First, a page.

From SuperSoaring to super boring
Posted by sogasex on March 21, 2008
By Burke Hales, Oregon State University
Together with colleagues Dave Hebert, Dale Hubbard, and Pete Strutton, I came on this cruise to generate three-dimensional snapshots of the carbon dynamics of the evolving tracer patch. We were going to do this using the ‘SuperSoar’, my evolving towed undulating vehicle that is in the early stages of hybridization between the Lamont Pumping SeaSoar and the OSU SuperSucker. This vehicle ‘soars’ up and down through the water column while being towed behind the ship by adjusting the angle of its wings. It carries a CTD sensor package that measures particulate carbon in the water, along with temperature, salinity, and depth. It also carries a high-pressure pump that sends seawater samples to the shipboard laboratory for fast chemical analyses of nutrients and CO2. For this cruise, we planned to deploy Dave’s TOMASI instrument, which tells us about turbulent mixing rates by making very high-frequency measurements of temperature and salinity fluctuations.
On March 6, shortly after the study site location was chosen, we deployed SuperSoar (see picture below) for a preliminary survey of the patch prior to injection. After about 7 hours of towing, the SuperSoar mysteriously stopped about halfway down one of its dives and started to come to the surface. With Dave right on my heels, I ran out on deck to see what was wrong, and found the winch torn loose from its rear securing hardware! We had gotten caught in some unseen underwater obstacle! As I raced back inside to ask the ship to stop before we broke the cable, Dave reported that the winch came slamming back down on deck before the ship slowed, as if SuperSoar had suddenly come loose from whatever it was caught on.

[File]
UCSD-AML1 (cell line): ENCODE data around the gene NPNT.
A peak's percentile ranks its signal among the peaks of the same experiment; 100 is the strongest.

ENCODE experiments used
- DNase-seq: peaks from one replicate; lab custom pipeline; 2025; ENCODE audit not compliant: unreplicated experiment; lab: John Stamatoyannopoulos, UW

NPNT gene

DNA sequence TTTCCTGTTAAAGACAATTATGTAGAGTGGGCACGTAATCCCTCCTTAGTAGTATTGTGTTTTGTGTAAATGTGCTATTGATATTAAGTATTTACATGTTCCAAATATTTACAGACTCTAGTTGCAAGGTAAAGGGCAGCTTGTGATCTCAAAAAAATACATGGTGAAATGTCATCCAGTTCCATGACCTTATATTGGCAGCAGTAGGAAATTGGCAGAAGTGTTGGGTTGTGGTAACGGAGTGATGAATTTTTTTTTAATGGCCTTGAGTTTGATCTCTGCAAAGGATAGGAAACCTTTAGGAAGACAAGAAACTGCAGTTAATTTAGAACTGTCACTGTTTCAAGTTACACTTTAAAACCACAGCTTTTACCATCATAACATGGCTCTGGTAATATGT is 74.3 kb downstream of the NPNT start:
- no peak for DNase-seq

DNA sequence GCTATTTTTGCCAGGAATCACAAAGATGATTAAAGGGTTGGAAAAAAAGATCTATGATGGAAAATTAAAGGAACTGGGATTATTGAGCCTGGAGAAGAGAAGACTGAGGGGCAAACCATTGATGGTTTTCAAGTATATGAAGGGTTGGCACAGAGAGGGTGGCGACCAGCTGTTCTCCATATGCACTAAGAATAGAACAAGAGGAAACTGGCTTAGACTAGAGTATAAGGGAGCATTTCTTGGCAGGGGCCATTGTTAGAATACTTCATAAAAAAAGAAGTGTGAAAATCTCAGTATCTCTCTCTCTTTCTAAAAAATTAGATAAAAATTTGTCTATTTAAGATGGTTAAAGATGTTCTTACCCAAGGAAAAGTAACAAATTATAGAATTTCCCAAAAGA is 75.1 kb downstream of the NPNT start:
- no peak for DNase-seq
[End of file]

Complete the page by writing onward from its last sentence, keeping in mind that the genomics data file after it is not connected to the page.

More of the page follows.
We managed to recover SuperSoar with no damage to the vehicle, but in the process the vehicle had started to tumble and the cable showed severe signs of twisting.
After getting everything on board and secured, we found that the hardware securing the winch to the deck had suffered some serious damage. Two ½” steel D-rings had broken under tension, with one almost pulling completely open. The 1” pad-eyes that secured the rear of the winch to the deck were bent over. (see picture below)
While we were incredibly unlucky to find something in this empty part of the ocean to run into, we were incredibly lucky that the cable didn’t part and send the SuperSoar on its way to the sea floor. Further examination of the cable showed that the Kevlar strength-member had suffered severe damage (see picture below). This cable is very specialized for the SuperSoar, and without it we are finished.
So, what do you do when the equipment you brought out to sea for a 42-day cruise gets irreparably damaged on about day 8? How do you justify two months away from the family? (see picture below) We refocused our efforts on measurement of the surface-water chemistry of the study region, providing detailed maps of surface-water CO2 levels (see pictures below). These show some significant variability in the study region that we might otherwise have missed. We’ll do some XBT temperature profiles to try to relate mixed-layer depths to our surface observations. We’ll do some low-speed, reduced-package deployments with only Dave’s TOMASI on the SuperSoar body to try to get a little bit of information about mixing rates at the base of the mixed layer.
And anything else we can think of to avoid having the rest of the cruise become super boring…
SureSoar on the fantail
The rest of the Hales family
Detailed maps of surface water pCO2
Katie Hales, the reason Burke is here.
10/10/1940 – 02/25/2008